Over the last few months, Violet and Tyler have each learned about the Taj Mahal in school. Violet’s teacher, for a timeline project, asked her to write about an event between 1600 and 1650. Foregoing the more obvious selection of the Mayflower’s landing at Plymouth Rock, Violet stumbled upon the building of the Taj Mahal. Needing to sketch the event, she was entranced with the symmetry and beauty of the structure and selected this as her timeline entry. In Tyler’s primary curriculum topic "Structures," he drew and reported on the Empire State Building, while his good friend drew and discussed the Taj Mahal. Truth is, the kids knew way more about the Taj Mahal than we did when deciding that our post-wedding time in India needed to include a trip to the Taj.
With seeing the Taj Mahal as an itinerary starting point, we were kinda locked into spending our visit in north India because India is huge. It’s called the Indian subCONTINENT for a reason! Trying to hit sights in both the north and south would have meant a lot of flights. Starting in Delhi, the nearest major city to Agra, home to the Taj Mahal, we put together a pretty standard north India itinerary to visit the “Golden Triangle” highlights. With trusty TripAdvisor as a guide, I booked a car with a locally-owned small company, Ashok's Taxi Tours (http://www.i-love-my-india.co.in/). Ashok assured me that since it's the "ultra low season" prices were reduced and hotel bookings would be no problem. Why is it the ultra low season? It's hot. Right, hot is okay; we live in Malaysia. So I booked!
Pune to Delhi is a 2 hour flight. Before leaving Pune, we checked the weather in Delhi. 114 degrees. Excuse me? I thought there was a typo on weather.com? Not a typo. It was the final scene in Raiders of the Lost Ark hot (i.e., bad guys' faces melting off). That's why it's low season. Our trip started off on the right foot. As we were coming in for the landing into Delhi, the overhead speakers on our SpiceJet plane started playing "My Home Town," by Bruce Springsteen! Our lovely driver, Anil, met us as we departed the domestic terminal in Delhi. With the temperature right around 110 degrees, Anil said that our plan was to see sights in the morning and evening and drive during the day (in the air conditioned car).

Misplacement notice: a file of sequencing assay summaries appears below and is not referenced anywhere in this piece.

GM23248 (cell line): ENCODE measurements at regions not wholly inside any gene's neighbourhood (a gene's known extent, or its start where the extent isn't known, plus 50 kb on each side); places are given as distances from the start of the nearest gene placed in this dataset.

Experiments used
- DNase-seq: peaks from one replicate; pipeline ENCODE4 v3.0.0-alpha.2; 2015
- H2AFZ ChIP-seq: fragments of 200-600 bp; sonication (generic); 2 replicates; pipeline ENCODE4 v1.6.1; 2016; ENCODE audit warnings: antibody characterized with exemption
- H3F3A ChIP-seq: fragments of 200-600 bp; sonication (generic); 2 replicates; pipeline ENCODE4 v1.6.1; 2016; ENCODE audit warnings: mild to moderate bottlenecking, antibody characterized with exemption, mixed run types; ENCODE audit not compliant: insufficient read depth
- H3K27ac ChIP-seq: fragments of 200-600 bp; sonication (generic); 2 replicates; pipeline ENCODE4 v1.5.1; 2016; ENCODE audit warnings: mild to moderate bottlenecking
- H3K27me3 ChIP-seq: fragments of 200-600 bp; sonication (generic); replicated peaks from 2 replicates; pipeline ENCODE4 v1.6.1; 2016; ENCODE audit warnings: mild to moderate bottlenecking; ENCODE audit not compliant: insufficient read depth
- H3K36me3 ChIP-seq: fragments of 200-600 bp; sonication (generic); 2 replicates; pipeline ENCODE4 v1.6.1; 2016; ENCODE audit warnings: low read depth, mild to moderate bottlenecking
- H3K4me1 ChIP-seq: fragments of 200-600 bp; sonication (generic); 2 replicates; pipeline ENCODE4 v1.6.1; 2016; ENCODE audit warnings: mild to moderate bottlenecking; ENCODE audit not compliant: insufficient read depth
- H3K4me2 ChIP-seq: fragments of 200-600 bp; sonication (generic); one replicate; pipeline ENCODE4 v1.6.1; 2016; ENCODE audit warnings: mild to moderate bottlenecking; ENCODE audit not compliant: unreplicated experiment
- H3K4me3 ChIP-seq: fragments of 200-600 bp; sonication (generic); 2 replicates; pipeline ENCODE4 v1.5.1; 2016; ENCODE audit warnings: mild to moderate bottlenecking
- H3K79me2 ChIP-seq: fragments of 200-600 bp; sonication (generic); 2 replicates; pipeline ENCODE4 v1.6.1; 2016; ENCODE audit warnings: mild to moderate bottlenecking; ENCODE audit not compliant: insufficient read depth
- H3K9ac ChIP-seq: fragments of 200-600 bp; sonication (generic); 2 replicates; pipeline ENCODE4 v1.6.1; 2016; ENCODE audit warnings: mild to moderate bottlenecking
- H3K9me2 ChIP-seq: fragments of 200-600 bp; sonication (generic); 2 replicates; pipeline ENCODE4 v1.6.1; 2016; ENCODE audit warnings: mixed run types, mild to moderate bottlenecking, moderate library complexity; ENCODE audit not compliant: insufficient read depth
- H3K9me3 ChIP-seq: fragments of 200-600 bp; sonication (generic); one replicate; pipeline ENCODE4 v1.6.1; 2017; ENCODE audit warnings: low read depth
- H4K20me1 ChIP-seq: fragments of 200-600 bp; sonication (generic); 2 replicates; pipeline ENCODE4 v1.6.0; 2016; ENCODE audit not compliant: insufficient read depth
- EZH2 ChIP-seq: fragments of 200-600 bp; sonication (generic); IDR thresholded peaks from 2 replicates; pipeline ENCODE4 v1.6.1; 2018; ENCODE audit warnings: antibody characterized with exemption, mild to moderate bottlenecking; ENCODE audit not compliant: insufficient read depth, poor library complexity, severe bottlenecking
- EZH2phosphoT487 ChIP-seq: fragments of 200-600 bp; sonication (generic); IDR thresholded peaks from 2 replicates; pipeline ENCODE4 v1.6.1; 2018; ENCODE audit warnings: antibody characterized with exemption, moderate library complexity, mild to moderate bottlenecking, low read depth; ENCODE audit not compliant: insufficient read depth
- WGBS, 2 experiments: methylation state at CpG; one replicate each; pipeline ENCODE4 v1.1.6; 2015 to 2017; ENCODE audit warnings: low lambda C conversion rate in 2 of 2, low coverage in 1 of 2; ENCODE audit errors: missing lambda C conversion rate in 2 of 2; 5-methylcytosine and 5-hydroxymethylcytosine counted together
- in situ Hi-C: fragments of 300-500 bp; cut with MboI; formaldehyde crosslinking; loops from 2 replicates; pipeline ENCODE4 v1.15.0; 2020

As we said in our last blog entry, driving from Mumbai to Pune was a wild ride, but the drive from Delhi to Agra was no less a spectacle. First, the traffic in Delhi is a nightmare. It took two hours to get out of Delhi (not even rush hour). Then as we left town, the distances were magnified by the poor road conditions. Anil said, “Anything you might see on a road, you’ll see on a road in India.” He wasn’t kidding. Over the five hour drive we saw so many modes of transit. From ox carts to horse carts. Buses and trucks so packed that more people were on top than inside. Auto-rickshaws stuffed with 16 people. Milk trucks with huge jugs strung on the tailgate. A steamroller (not at a worksite, just cruising down the highway). We try to keep our blog light, but I can’t neglect saying that on our way to Agra we also saw the aftermath of a horrific accident. It appeared someone fell off a vehicle on the road and was hit by another car. It was time again to count our many, many blessings. We were inside a car, buckled in, with a careful and attentive driver guiding us.
|I loved the decked-out trucks. See the black tassels hanging off the sides|
and garland on the front. Many also had elaborate scenes printed on the rear.
All the permits and signs are also hand painted. I kinda want to deck out my car like this.
|Village traffic calming roadblock|
|Climbing and jumping off the Fort Agra walls|
Approaching Arga, we stopped by the Ackbar mausoleum, the resting place of the grandfather of Shan Jahan (the ruler who built the Taj Mahal). The structure was beautiful but the coolest part of this place was its 300-year-old herd of African antelope wandering the grounds. We continued on to Agra. The evening of our arrival, we visited the Agra Fort. We were fortunate to pick up a wonderful guide who walked us through the vast structure. The huge red stone walls surround a 16th century palace -- the pictures here don't show the scale of the walls at all. The kids latched onto one fact about the fort – the fort had both a wet moat with crocodiles and a dry moat with tigers – and peppered our guide with questions about the advantages and disadvantages of the tiger/crocodile dual defense system. Tyler was particularly struck by the pre-battle strategy of depriving the tigers of food so they would be extra hungry and aggressive for foreign invader meat! Agra Fort looks out over the Taj Mahal, so we saw the sunset on the Taj as the Fort closed for the evening. It was our first real glimpse of one of the most incredible structures we've ever seen.